April 30, 2020
From the Vault: Burgees and Private Signals
Whether you already have your own private signal, or you’ve just begun the process of designing one for yourself, we wanted to dig into the vault today to give you some ideas about how to apply them
Whether you already have your own private signal, or you’ve just begun the process of designing one for yourself, we wanted to dig into the vault today to give you some ideas about where to source them how to apply them. As Ezra Bowen of Sports Illustrated so aptly put it in a 1957 article, “when it comes to personal flags… the barriers of simplicity and convention are down. Anyone who wants a flag can order it in any design he chooses. He doesn’t have to belong to a club. He doesn’t even have to own a boat. All he has to do is send his order to any one of a dozen or so companies, like the Capitol Flag Company in Houston, the Tabery Corp. in Los Angeles, or Abercrombie & Fitch in New York, and in a reasonable time he will get his flag. The only restrictions are those of his own personal taste.“ (Or “her!” it is 2020 after all) Personal taste aside, Abercrombie & Fitch may no longer be your optimal source, having long ago abandoned it’s sporting roots… but there are still plenty of small shops making custom burgees out there. We encourage to find one close to home and get your own flag made, or follow some of these other suggestions from the advertising section of yachting registries of yore. First, let’s start with some sources:
The following images all taken from the back advertising sections of Lloyd’s Register of American Yachts, Manning’s Yacht Register and the American Yacht List of various dates, all volumes from the Rebecca Chase Herreshoff Library. Click the photos to view them larger.
Please don’t call or email us if all of these shops don’t actually respond to your enquiries. A few of them are still around, but we believe 157 – 158 South Street, for example, may be a highway today. You can always find out more from our friends at South Street Seaport! They have an amazing collection of material documenting the changing waterfront in Manhattan. Anyways, now that you know where you can get your flags made, here are a few suggestions as to where you can plaster their image. There are apparently no wrong answers:
And if Tiffany’s china isn’t quite your cup of tea, Macy’s is here for you too! The department store giant founder, R.H. Macy, is another fascinating historical figure with a maritime background which later influenced his business. According to the Macy’s website, Macy was born in Nantucket, spent four years on a whaler, went to California during the gold rush, and had an all-around fascinating life. The Macy’s red star logo was even inspired by a tattoo on his forearm from his whaling days…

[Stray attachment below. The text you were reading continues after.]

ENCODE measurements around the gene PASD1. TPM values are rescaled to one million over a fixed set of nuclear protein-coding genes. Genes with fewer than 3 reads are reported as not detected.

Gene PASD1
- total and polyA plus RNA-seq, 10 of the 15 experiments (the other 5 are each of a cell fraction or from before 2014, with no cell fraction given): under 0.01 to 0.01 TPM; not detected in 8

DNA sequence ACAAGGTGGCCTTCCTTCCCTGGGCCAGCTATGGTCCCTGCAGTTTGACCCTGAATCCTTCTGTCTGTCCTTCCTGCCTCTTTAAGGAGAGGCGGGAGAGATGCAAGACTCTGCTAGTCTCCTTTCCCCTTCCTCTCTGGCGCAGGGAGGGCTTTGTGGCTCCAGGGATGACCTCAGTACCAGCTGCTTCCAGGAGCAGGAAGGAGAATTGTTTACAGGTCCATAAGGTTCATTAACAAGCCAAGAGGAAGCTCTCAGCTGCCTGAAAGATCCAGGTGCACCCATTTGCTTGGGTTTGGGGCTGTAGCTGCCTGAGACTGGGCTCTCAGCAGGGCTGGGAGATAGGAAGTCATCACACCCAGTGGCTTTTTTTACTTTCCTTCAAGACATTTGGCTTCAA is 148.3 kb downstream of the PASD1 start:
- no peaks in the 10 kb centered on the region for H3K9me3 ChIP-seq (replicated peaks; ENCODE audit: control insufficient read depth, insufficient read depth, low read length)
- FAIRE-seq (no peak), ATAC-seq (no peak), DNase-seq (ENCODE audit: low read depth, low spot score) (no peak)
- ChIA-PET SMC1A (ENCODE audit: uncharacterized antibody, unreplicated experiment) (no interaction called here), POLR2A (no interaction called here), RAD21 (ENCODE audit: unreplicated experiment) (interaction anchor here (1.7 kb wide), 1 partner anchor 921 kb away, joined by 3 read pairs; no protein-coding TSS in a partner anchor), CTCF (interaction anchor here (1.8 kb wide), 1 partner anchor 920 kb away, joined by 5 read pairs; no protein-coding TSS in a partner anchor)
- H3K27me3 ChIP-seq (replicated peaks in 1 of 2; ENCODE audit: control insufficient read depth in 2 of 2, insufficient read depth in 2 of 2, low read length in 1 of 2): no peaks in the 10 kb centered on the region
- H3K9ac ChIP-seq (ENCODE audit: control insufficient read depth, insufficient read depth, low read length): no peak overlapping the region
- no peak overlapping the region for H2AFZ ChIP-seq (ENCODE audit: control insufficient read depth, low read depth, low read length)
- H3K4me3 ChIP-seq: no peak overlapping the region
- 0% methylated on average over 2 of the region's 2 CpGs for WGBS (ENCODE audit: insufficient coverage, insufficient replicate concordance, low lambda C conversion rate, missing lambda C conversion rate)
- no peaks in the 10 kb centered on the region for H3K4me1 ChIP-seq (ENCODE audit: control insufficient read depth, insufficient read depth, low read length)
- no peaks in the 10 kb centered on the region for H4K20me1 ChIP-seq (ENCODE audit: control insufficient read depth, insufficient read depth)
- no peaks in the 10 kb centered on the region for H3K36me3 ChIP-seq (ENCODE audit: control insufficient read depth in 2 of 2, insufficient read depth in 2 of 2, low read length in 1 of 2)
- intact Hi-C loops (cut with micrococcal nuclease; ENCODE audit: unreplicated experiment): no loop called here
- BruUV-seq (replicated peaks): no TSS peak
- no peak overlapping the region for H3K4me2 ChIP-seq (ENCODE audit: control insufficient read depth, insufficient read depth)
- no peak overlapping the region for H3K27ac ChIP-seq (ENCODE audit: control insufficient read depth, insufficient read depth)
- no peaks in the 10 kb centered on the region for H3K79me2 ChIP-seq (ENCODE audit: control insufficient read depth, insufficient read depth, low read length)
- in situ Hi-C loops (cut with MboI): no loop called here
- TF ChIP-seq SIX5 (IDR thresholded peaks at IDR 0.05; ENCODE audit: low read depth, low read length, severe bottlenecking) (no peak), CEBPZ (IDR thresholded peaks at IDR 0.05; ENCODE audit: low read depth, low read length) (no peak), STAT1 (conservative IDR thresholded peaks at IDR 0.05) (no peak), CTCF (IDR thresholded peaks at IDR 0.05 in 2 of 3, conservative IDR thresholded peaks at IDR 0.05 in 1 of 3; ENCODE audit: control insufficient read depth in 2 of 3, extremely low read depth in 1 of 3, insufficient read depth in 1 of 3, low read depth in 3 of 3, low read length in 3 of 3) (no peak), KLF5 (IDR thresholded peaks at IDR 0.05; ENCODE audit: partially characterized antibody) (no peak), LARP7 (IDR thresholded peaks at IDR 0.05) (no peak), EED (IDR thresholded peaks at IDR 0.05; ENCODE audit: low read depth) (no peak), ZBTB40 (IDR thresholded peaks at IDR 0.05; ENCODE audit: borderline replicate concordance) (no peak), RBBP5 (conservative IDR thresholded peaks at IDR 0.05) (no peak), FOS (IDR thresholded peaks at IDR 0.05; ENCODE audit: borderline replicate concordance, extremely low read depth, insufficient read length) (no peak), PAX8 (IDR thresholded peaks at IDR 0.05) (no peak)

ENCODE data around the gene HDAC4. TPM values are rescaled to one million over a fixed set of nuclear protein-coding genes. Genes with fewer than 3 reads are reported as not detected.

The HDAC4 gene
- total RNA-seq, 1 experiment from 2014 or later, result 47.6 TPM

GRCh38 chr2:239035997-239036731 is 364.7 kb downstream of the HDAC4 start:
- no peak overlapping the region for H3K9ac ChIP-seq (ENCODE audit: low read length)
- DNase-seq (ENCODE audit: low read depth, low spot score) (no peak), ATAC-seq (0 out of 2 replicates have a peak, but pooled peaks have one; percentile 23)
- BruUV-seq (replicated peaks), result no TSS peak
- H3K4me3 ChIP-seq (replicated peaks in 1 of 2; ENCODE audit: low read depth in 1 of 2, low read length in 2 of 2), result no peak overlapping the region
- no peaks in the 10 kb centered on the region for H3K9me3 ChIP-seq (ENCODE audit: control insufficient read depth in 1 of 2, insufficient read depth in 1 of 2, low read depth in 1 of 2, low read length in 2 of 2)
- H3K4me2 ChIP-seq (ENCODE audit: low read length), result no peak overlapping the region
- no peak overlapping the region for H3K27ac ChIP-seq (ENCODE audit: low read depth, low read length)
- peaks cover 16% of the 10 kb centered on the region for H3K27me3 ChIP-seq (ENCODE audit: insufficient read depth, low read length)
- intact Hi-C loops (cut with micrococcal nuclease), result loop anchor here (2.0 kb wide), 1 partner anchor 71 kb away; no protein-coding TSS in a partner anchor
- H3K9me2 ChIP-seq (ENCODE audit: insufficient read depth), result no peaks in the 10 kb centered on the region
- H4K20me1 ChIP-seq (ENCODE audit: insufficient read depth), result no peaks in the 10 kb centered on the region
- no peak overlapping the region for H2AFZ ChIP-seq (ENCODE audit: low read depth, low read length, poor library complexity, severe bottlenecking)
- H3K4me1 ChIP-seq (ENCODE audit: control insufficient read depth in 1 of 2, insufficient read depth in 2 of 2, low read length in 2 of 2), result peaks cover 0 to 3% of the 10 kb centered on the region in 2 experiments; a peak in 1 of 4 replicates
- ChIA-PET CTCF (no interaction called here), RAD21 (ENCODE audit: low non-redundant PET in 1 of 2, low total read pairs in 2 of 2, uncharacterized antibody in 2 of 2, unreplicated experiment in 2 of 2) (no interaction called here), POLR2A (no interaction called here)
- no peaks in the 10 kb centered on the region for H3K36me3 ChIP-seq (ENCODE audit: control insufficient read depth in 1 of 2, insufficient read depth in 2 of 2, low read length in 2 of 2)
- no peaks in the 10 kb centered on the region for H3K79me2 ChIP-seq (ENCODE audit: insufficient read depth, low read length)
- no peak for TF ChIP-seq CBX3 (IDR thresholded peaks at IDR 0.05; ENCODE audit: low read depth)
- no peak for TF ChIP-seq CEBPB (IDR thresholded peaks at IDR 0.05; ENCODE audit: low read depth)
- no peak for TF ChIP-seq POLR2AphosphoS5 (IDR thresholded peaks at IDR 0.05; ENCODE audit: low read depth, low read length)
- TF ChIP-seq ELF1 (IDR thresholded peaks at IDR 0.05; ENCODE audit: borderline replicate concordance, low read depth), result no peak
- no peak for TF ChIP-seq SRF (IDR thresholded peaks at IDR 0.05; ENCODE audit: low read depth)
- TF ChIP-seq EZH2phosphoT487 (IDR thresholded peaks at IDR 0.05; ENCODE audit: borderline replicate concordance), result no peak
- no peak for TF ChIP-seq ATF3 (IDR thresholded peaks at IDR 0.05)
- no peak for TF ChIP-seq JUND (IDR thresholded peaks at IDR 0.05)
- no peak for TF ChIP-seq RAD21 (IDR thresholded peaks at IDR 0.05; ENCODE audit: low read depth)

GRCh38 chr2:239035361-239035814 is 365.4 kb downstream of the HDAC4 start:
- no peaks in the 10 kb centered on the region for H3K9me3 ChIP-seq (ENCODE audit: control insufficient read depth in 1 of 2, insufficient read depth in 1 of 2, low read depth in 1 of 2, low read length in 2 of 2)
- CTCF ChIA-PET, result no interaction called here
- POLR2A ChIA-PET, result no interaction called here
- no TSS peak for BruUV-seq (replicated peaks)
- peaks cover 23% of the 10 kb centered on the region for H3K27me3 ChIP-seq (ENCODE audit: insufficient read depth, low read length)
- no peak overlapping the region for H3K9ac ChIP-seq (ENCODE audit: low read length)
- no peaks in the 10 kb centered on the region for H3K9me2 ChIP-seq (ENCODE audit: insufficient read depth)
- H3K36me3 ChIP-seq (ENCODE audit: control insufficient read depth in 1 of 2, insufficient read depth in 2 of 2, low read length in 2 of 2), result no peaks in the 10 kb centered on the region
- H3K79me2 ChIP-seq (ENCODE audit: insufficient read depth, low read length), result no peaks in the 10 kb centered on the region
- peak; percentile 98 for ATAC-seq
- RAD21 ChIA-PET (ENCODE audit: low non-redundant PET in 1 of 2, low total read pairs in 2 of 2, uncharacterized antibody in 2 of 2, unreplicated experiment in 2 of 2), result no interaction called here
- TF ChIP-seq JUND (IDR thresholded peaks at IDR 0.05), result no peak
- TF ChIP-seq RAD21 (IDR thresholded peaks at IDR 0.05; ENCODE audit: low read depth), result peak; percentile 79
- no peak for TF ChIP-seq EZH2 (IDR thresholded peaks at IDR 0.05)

Finally, we’d like to give you a little inspiration if you can’t reach any of the suppliers listed above. It’s not all about high end china and precise machine stitching: one of the absolute gems in our collection is an imperfectly hand-sewn silk burgee, N.G.H.’s personal signal. We do not know whether he flew it on his own yachts for certain, but it was donated to HMM by Captain Nat’s grandson and Museum co-founder, Halsey Herreshoff. This significant artifact is not in great condition today – it is stained in places and the colors have faded, as silk is especially susceptible to light damage. Silk is also prone to “shattering” as it ages, which you can see here. Nonetheless, the choice of materials tells us a lot about the care that went into
making such an important symbolic thing, even (especially) as an at-home, by hand project. It would have been very time consuming to sew by hand, which would have been the maker’s choice, despite the fact that sewing machines were widely available by the time N.G.H. would have been old enough to fly his own burgee. Its preciousness is also indicated by the choice of materials, verging on impractical: silk was (and still is) a luxury good, not cheap, does not hold up well to exposure to sun and wind compared to wool bunting or even cotton which were more typically used for flags and pennants. And yet despite its poor condition, its slightly imperfect shapes, its loss of color and shattering, it was saved by three generations Herreshoffs before making its way to us. Take a moment to appreciate the level of attentiveness paid to the hand-sewn details in this compelling artifact, the grommets, the buttonholes, the reinforcing of the appliquéd cross, quite possibly made by a Herreshoff family member, and most certainly a treasure.